Belo Horizonte is considered to be Brazil’s first planned city with extensive mining and industrial activities taking place. In 2008, Belo Horizonte’s Computer Reconditioning Centre (CRC) was established as an electronics remanufacturing facility by the government, that reduces electronic waste and tackles youth unemployment. The program aims to achieve its goal of digital inclusion in low-income areas with digital products and received an award in 2011 as the most digitally advanced city. Its multifaceted approach towards solving environmental problems and increasing the job prospects of local people makes it one of the great examples of a circular economy.
The city of Quito has developed an urban resilience strategy more specific to circular economy development. The strategy addresses five subsystems that are interdependent: social systems and the citizen participation system; ecosystems and natural resources; technical systems; economy and risk management. The circular economy explicitly addresses specifically the economy sector however, pertains to all other dimensions. The result of using the circular economy model has led to 1. Job creation by investing in neighbourhood friendly waste management activities; 2. Strong local production systems; and 3. The environmental improvement is due to improved waste collection and management systems.
La Paz, Bolivia
The administrative capital of Bolivia, La Paz is working towards taking its Integrated Waste Management Law (2015) to the next level by adopting the circular economy approach. However, a national policy is essential to promote the concept and make people more aware of it to include in the business models. One of the projects that is promoting this challenge is ‘Markets for Recycling’ in Bolivia, which seeks to strengthen the business ecosystem for green businesses in the country, mainly of micro, small and medium-sized companies that carry out the recovery of certain types of waste, such as tires, batteries, and scrap metal.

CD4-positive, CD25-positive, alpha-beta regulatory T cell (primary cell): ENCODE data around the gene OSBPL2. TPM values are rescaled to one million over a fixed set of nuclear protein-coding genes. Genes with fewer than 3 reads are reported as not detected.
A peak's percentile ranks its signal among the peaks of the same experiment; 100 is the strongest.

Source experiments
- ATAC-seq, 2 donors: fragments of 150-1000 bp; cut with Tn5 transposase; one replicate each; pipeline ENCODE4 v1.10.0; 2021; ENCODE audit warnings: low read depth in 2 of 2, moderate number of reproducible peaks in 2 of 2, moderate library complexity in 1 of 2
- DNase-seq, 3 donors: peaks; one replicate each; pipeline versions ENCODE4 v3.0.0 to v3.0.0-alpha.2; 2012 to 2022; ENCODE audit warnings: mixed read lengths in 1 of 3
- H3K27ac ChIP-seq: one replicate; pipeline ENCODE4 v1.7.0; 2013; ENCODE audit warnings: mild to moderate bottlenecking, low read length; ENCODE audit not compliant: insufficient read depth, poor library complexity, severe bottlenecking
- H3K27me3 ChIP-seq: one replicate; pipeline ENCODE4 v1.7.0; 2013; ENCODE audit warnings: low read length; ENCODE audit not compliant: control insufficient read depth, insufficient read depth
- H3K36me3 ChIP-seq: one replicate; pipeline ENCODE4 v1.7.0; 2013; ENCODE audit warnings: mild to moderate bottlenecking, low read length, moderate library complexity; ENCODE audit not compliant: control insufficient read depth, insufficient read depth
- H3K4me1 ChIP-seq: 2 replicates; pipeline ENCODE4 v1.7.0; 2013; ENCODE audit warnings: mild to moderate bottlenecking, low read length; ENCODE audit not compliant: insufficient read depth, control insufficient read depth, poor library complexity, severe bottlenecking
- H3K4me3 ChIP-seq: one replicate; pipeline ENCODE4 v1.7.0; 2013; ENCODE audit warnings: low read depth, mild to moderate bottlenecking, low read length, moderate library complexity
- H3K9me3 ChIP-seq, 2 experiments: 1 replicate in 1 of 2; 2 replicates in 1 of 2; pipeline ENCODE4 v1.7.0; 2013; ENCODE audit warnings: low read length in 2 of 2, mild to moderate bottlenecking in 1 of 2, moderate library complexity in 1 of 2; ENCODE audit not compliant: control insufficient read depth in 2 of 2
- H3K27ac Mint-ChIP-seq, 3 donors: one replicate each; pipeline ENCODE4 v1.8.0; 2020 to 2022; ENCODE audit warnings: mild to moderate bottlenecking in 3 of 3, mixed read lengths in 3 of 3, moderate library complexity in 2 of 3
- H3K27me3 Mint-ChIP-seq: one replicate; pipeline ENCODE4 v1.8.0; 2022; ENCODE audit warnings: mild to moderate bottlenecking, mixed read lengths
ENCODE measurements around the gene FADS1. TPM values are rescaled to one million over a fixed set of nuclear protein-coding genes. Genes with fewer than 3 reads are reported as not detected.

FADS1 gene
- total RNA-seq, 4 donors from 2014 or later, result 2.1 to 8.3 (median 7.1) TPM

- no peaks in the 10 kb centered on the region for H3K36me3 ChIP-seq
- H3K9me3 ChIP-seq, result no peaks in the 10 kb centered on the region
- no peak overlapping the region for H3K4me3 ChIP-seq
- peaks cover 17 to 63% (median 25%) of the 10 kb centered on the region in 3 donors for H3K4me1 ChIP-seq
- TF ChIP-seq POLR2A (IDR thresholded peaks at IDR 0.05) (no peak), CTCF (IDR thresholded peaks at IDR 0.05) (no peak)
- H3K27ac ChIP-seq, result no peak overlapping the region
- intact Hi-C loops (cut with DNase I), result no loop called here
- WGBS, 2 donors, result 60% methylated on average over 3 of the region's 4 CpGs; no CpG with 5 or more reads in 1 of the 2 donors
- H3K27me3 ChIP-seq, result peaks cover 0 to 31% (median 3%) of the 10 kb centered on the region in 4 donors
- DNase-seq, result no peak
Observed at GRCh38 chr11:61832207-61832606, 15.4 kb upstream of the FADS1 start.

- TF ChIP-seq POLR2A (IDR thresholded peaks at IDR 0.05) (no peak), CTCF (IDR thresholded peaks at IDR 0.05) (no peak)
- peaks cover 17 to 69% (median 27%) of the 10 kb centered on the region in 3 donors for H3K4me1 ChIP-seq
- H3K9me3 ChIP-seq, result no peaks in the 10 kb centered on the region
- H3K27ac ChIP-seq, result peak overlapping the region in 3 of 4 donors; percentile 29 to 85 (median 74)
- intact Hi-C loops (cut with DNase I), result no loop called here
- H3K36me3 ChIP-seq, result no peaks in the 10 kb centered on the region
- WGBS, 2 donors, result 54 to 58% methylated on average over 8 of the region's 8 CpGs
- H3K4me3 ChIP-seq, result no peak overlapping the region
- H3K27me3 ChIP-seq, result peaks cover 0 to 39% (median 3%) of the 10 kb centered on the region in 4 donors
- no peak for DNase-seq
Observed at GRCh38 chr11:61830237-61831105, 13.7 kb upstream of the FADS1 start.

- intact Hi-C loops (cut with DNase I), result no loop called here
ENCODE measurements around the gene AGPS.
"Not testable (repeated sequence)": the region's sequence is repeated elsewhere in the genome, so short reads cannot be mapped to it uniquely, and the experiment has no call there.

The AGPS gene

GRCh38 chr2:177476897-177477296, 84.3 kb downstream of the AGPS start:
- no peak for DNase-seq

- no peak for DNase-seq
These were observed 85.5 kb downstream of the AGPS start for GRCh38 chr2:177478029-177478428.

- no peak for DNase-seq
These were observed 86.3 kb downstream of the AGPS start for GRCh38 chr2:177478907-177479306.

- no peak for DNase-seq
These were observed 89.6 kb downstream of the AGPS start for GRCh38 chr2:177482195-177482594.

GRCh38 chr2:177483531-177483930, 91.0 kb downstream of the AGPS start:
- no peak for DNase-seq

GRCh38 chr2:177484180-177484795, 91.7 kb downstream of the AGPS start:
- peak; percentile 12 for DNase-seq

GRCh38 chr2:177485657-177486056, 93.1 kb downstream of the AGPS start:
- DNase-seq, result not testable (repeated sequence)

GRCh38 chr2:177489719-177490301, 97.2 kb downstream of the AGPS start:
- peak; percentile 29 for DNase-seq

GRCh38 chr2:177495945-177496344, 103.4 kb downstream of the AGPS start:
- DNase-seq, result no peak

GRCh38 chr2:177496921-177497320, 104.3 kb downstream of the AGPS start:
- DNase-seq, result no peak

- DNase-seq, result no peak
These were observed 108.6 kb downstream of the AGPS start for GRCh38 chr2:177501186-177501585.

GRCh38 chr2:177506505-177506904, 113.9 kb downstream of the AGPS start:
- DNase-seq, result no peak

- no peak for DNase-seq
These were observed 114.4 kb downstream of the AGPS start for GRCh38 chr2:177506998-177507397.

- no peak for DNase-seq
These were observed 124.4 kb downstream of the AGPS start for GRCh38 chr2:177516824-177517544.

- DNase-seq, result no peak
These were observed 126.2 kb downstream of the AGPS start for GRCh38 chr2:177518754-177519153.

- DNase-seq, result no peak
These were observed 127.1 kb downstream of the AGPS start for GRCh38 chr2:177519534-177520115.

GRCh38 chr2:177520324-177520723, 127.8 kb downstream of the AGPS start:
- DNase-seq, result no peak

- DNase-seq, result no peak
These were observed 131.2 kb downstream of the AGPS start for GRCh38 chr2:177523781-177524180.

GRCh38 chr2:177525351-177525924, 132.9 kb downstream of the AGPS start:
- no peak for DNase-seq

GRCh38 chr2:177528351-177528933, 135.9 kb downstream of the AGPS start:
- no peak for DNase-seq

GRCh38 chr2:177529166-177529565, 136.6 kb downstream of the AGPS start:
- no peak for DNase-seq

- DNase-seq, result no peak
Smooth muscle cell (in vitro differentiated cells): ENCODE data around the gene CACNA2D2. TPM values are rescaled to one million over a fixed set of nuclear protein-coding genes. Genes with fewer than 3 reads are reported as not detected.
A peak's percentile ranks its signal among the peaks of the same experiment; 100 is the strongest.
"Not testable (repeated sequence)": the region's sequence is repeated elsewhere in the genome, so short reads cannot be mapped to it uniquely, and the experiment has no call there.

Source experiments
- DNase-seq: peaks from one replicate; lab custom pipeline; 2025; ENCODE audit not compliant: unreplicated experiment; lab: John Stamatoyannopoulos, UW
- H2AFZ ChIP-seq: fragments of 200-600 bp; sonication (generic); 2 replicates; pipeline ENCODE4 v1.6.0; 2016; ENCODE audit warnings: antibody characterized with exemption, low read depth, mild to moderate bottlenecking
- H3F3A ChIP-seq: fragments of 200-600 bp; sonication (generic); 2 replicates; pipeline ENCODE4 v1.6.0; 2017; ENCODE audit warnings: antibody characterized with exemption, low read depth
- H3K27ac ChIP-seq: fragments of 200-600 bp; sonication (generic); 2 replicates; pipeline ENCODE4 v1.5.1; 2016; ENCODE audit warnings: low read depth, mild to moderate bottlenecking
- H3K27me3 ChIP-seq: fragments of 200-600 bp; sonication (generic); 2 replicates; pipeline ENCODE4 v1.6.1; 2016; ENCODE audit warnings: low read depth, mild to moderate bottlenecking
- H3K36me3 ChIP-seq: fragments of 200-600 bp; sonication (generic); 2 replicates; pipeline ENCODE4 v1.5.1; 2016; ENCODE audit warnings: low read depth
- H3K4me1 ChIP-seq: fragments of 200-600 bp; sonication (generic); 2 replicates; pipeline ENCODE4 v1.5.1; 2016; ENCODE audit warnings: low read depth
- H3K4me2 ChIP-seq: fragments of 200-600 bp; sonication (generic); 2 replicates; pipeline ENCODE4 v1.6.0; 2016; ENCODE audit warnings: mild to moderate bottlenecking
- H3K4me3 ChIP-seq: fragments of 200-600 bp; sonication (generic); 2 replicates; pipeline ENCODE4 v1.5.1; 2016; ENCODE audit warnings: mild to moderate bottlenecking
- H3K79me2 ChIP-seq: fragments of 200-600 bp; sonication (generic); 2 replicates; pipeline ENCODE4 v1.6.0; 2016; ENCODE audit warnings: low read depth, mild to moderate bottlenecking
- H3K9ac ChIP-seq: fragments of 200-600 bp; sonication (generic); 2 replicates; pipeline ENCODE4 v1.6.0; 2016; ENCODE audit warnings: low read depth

In 2001, Rosario was hit by a major crisis pertaining to unemployment and food security which collapsed the industrial economy. In an effort to tackle these challenges several local and international organisations collaborated to develop a program known as Urban Agriculture Program which highly succeeded in its mission. The program is considered a great example of circular economy as it helped in providing employment especially to the target population of women, youth and migrants and local urban food production helped in preventing food waste and redistributing food surplus to the needy.
About the Author
Nehmat Singh (LinkedIn) is a geographer and urbanist with interest areas in an urban environment, ecosystem services and sustainability. She pursued her master's in urban management and development from IHS, Erasmus University Rotterdam. Along with being an urban enthusiast, she is constantly trying to improve her baking skills.